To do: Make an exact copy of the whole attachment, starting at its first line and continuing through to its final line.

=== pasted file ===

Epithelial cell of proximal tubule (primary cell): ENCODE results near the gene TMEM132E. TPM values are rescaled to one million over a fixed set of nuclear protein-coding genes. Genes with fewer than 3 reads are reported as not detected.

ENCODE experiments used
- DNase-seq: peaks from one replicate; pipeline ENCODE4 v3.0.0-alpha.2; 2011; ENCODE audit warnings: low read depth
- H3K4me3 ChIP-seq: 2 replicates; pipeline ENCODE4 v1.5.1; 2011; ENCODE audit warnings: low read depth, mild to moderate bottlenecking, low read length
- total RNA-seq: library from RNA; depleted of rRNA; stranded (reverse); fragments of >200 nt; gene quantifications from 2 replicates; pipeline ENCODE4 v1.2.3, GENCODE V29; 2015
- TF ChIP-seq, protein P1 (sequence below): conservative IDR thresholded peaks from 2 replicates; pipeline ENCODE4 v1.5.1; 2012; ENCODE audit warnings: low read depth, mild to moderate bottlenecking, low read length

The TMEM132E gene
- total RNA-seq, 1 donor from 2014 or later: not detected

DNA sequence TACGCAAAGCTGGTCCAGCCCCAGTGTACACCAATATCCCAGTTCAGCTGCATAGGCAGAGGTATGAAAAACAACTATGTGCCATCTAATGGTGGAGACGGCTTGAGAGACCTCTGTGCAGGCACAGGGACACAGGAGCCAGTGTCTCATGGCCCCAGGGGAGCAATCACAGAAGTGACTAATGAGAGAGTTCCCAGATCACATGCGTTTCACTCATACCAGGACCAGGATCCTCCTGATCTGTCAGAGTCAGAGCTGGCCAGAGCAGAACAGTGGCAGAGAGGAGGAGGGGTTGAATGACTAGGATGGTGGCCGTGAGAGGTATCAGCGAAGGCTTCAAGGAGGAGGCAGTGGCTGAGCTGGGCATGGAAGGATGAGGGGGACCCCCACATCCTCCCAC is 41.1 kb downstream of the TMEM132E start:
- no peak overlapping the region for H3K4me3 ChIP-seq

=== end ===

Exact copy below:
Epithelial cell of proximal tubule (primary cell): ENCODE results near the gene TMEM132E. TPM values are rescaled to one million over a fixed set of nuclear protein-coding genes. Genes with fewer than 3 reads are reported as not detected.

ENCODE experiments used
- DNase-seq: peaks from one replicate; pipeline ENCODE4 v3.0.0-alpha.2; 2011; ENCODE audit warnings: low read depth
- H3K4me3 ChIP-seq: 2 replicates; pipeline ENCODE4 v1.5.1; 2011; ENCODE audit warnings: low read depth, mild to moderate bottlenecking, low read length
- total RNA-seq: library from RNA; depleted of rRNA; stranded (reverse); fragments of >200 nt; gene quantifications from 2 replicates; pipeline ENCODE4 v1.2.3, GENCODE V29; 2015
- TF ChIP-seq, protein P1 (sequence below): conservative IDR thresholded peaks from 2 replicates; pipeline ENCODE4 v1.5.1; 2012; ENCODE audit warnings: low read depth, mild to moderate bottlenecking, low read length

The TMEM132E gene
- total RNA-seq, 1 donor from 2014 or later: not detected

DNA sequence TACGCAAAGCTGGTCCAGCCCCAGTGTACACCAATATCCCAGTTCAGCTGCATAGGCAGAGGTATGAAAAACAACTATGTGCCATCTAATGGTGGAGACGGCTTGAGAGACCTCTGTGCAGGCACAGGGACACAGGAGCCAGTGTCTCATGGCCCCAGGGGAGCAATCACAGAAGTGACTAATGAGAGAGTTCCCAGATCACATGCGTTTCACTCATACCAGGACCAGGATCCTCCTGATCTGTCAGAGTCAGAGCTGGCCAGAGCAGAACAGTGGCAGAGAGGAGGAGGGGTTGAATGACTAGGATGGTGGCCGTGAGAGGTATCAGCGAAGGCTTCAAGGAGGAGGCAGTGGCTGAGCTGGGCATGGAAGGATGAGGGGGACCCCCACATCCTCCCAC is 41.1 kb downstream of the TMEM132E start:
- no peak overlapping the region for H3K4me3 ChIP-seq